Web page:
US4455288A (en) * 1980-12-15 1984-06-19 Laporte Industries Limited Arrangement for the entrainment of particulate materials
US5793610A (en) * 1996-01-25 1998-08-11 Dell Usa, L.P. Multi-position air regulation device
US6181557B1 (en) * 1999-10-29 2001-01-30 Motorola, Inc. Electronic component, method of cooling, and damper therefor
US6699119B2 (en) * 2000-02-29 2004-03-02 Aldes Aeraulique Electronically regulated self-controlled ventilation unit
US20030224717A1 (en) * 2002-05-29 2003-12-04 Tsai I-Hsuan Flow direction control mechanism
US6868683B2 (en) * 2002-10-03 2005-03-22 Hewlett-Packard Development Company, L.P. Cooling of data centers
US20040100770A1 (en) * 2002-11-25 2004-05-27 International Business Machines Corporation Method and apparatus for combined air and liquid cooling of stacked electronics components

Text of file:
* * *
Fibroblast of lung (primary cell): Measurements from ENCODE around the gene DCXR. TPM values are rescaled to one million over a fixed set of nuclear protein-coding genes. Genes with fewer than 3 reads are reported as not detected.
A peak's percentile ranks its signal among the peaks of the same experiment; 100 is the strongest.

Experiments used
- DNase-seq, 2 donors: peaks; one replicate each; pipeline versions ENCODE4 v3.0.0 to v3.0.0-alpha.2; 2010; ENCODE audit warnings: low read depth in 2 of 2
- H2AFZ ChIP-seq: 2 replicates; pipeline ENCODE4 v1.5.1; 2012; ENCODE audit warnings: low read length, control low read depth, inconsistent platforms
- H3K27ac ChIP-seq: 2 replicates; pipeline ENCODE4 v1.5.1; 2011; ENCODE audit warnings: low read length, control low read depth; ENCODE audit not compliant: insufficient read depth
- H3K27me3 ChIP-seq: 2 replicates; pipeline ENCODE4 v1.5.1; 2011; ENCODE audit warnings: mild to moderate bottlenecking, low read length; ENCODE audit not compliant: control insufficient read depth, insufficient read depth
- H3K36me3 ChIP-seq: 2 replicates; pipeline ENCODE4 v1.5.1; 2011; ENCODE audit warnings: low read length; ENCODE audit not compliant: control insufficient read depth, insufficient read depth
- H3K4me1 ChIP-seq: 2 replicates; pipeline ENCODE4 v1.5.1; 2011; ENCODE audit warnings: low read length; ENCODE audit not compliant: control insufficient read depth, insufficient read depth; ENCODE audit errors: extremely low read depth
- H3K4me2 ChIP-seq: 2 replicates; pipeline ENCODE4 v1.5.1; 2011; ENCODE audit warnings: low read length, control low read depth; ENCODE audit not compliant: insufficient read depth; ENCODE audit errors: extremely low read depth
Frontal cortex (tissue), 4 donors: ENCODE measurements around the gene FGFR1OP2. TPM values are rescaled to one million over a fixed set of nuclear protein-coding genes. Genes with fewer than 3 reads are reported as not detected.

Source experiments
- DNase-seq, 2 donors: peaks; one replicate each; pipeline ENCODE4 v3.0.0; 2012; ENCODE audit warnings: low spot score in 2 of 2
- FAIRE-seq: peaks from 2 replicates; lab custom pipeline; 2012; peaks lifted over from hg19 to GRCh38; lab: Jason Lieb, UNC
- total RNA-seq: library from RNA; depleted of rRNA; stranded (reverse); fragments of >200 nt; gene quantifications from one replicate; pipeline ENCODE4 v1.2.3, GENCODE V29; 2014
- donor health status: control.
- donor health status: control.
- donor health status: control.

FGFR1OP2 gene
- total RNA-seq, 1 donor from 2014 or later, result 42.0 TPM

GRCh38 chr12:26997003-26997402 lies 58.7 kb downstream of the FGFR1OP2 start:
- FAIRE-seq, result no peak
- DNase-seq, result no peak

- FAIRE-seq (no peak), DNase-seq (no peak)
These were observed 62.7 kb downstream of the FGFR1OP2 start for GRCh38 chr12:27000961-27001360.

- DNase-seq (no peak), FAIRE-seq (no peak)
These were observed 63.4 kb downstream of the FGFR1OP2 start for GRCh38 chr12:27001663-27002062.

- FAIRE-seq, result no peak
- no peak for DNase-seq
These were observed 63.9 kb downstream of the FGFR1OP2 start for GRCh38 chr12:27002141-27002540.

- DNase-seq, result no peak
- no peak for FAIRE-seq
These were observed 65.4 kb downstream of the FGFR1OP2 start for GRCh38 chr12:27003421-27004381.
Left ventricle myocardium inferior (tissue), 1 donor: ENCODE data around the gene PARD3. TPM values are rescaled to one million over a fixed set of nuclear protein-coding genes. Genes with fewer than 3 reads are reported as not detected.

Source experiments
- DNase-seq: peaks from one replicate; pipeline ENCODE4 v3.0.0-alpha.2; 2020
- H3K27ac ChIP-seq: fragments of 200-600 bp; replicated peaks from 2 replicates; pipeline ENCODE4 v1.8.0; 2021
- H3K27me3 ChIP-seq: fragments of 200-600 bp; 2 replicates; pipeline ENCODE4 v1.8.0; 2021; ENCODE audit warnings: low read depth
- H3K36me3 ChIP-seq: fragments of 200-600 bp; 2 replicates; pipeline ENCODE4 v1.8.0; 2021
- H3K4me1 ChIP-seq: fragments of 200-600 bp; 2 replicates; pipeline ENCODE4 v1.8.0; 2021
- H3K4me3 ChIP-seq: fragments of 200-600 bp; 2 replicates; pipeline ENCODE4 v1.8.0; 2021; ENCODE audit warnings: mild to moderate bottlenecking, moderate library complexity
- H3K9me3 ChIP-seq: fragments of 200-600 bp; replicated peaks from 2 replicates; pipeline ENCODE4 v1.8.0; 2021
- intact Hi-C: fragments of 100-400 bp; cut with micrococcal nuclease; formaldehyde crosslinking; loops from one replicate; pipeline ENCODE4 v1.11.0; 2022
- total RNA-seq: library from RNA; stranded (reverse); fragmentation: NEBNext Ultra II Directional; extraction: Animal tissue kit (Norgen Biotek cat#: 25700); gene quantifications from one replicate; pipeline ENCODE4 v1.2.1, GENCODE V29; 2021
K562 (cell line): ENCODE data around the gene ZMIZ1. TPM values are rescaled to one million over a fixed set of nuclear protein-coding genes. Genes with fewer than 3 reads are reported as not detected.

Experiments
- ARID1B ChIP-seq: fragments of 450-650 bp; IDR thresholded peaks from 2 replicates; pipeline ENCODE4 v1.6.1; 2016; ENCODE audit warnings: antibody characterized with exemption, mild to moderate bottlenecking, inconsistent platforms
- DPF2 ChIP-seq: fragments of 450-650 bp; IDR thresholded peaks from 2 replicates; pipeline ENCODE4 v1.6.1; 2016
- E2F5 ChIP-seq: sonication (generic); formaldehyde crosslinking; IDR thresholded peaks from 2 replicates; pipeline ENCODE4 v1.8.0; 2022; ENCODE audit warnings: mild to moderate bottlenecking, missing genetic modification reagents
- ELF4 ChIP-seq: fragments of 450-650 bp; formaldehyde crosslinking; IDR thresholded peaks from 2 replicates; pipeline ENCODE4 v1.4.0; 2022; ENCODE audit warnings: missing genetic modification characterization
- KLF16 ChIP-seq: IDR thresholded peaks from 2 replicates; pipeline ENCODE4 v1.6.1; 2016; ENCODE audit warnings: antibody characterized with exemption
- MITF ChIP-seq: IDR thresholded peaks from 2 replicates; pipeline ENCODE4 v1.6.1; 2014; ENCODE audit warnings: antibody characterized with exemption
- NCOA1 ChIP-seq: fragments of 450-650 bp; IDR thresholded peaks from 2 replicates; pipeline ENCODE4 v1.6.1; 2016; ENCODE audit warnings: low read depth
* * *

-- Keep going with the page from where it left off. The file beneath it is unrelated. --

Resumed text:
US20050170770A1 (en) * 2002-11-25 2005-08-04 American Power Conversion Corporation Exhaust air removal system
US6896612B1 (en) * 2004-01-26 2005-05-24 Sun Microsystems, Inc. Self-cooled electronic equipment enclosure with failure tolerant cooling system and method of operation
US20050230096A1 (en) * 2004-04-19 2005-10-20 Honda Motor Co., Ltd. Vehicle air-conditioning system
US20060285291A1 (en) * 2005-06-20 2006-12-21 Jin Elkins Electromagnet-assisted ventilation cover for an electronic equipment enclosure
US20070171613A1 (en) * 2006-01-20 2007-07-26 Mcmahan Lianne M Air removal unit

Cited By (13)

* Cited by examiner, † Cited by third party
Publication number Priority date Publication date Assignee Title
US20090050416A1 (en) * 2005-01-11 2009-02-26 Esben Rotboll Drive for an elevator door with a displacement curve adapted to the air flows in the shaft
US7946392B2 (en) * 2005-01-11 2011-05-24 Inventio Ag Drive for an elevator door with a displacement curve adapted to the air flows in the shaft